Aww, poor Michael Bay.
And poor audience members, who thought they were going to hear from the world-famous film producer and director.
Bay had just started to address a huge audience at the annual CES in Las Vegas yesterday, when disaster struck — and the director of such action blockbusters as “Transformers,” “Pearl Harbor” and “Armageddon” made all the wrong public-speaking choices. CES is a must-see meeting for techno-geeks of all kinds, where the newest devices and games get rolled out amid great fanfare and global attention.
It’s also where, in the age of Twitter, the slightest brain freeze can go global in seconds.
Most of the speeches at CES are run off a teleprompter. Bay’s speech was one of them. When he accidentally skipped ahead of what was in the script, the prompter operator had to figure out where he was, which resulted in a moment of confusion for the prompter op — and a moment of silence from Bay.
Then he walked off the stage — only to feel awful about it later. He quickly apologized — humbly and graciously for a man known for bombastic epics. But immediately it was all anyone was talking about — including, of course, the public-speaking and public-relations industries.
After all, Bay was there to introduce Samsung’s curved 105-inch UHD TV. But no one’s talking about that today. What they’re talking about is something that was easily preventable, especially if you understand how the age of Twitter has changed the way audiences consume and appreciate live presentations.
At my company, InVisible Light Inc., we coach people in the tech industry, one of whom was in that CES showroom audience. She wrote to say, “When you say you can recover from anything, I don’t think you could have had this situation in mind.” We beg to differ.
What the heck happened? And what should you do, if this ever happens to you? A few suggestions:
Exhale. Frightened people inhale and hold their breath, and that starts a cascade of fear-related chemicals to race through your bloodstream. The reaction causes the blood to divert from the thinking part of your brain (the neocortex, right behind your forehead) to your heart, hands and feet — the better to punch or run your way out of danger. When you exhale, and don’t hold your breath, you can interrupt the chemical reaction. Sometimes, just sipping some water will let you exhale enough to relax and bring your brain back on line.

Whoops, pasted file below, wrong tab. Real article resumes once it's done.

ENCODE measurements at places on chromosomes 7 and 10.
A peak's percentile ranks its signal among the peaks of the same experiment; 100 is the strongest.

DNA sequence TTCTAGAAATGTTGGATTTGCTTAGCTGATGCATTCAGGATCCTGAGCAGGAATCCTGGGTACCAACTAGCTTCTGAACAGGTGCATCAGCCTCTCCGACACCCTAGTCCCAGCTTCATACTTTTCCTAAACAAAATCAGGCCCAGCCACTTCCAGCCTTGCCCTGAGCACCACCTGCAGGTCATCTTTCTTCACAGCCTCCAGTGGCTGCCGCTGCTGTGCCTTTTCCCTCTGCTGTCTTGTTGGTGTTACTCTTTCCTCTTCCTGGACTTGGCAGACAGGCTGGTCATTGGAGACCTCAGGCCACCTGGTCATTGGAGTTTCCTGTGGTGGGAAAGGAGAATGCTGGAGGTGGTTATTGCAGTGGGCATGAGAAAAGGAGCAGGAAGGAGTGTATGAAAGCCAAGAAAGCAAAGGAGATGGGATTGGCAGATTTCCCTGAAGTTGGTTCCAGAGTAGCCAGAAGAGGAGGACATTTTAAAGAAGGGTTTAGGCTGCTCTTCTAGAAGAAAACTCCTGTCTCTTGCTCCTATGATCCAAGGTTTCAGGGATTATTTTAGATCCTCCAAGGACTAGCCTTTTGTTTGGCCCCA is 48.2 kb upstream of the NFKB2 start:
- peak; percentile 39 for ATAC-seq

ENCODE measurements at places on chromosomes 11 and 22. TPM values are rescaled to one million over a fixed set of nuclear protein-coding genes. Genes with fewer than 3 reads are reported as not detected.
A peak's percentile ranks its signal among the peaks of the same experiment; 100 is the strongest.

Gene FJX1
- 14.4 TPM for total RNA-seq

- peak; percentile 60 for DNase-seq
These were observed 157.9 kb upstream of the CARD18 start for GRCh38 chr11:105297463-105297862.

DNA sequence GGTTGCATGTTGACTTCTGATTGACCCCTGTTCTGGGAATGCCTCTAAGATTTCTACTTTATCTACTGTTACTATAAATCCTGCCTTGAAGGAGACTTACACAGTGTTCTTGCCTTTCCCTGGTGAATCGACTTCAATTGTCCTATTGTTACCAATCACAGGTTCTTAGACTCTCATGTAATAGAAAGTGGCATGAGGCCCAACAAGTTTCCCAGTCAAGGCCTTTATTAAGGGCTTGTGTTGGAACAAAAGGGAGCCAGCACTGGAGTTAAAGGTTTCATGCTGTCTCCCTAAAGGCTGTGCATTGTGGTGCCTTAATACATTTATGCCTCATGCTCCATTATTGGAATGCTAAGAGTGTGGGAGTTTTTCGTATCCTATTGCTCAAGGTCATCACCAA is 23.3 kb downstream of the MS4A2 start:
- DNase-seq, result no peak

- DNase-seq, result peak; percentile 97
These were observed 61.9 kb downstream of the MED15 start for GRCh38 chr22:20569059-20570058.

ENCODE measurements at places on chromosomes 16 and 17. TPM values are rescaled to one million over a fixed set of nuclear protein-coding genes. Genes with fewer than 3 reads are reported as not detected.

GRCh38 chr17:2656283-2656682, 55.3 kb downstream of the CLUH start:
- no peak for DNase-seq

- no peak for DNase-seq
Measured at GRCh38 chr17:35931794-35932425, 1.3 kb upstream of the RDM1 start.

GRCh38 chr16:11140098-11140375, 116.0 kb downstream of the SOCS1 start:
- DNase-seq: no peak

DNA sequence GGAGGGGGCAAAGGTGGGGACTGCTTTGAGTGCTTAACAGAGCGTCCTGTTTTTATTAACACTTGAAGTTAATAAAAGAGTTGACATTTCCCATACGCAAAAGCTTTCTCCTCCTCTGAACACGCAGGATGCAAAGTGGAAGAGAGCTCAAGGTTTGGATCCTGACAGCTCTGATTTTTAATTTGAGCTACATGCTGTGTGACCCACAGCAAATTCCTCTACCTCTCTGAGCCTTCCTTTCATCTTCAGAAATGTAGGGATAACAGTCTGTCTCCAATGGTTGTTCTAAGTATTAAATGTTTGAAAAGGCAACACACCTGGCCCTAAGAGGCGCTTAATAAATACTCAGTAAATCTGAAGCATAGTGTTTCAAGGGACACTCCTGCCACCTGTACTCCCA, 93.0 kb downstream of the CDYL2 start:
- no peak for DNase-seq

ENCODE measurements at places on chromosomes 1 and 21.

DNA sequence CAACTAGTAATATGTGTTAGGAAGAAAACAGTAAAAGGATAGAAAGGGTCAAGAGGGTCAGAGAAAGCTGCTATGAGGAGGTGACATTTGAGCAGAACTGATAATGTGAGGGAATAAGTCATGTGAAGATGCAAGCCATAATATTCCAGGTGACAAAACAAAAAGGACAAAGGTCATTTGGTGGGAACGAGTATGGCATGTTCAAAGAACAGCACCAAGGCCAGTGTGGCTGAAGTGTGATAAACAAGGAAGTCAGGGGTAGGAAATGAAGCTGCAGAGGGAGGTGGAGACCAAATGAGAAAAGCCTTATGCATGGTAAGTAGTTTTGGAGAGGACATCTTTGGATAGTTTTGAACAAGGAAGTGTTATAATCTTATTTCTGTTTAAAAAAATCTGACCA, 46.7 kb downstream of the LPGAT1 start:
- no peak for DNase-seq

Say “yes” to the situation. “Okay. I seem to have lost my prompter, but I know these guys are pros, and they will find me in just a minute.” The audience doesn’t need you to be infallible. Just flexible.
Know the Big Idea of your message. That way you can still tell us the main idea of your talk, and, if the prompter never comes back on, you have still connected with us and done your job. All he had to do was say, “I love this Samsung curved 105-inch UHD TV so much that I came here to talk about it, and I never do that!”
Rehearse. I wasn’t there so what do I know? But my bet is Mr. Bay didn’t rehearse — he showed up to see where he entered from, do a mic check and waited backstage with the execs. It may have been his decision, or it may have been handlers who didn’t want to bug him. Either way — bad call! Always, always rehearse. Your producer should tell you things like, “There’s an emergency back-up script on the lectern, see?” And, “If the prompter goes out, just stop. These guys are pros and they will never lose you.”
Understand the stakes. Your audience carries cellphones with active Twitter, Reddit, Facebook and other accounts open in them. Your awesome moment might go viral, but your brain-blips absolutely will. You want to deliver well for your audiences, because they deserve it, whether or not they can make those blips and blurts public. But if you prepare, you’re that much more likely to get your great ideas shared.
Stage fright and brain freeze happen to all kinds of people, in all kinds of situations. There are great preparatory tools to make sure that it never happens to you — whether or not you use a teleprompter. Michael Bay’s disaster made headlines today. If he had gotten the right support ahead of time, it might have been different.
Jane Beard, a former stage actress, is president of InVisible Light Inc., which has coached senior-level executives from Accenture, AOL, Google and others in high-stakes presentations that change the trajectory of companies and careers. She is the author of “Don’t Sweat the Talk Stuff: Instant Help for Nervous Speakers.” Reach her @JaneBIVL.
This article originally appeared on Recode.net.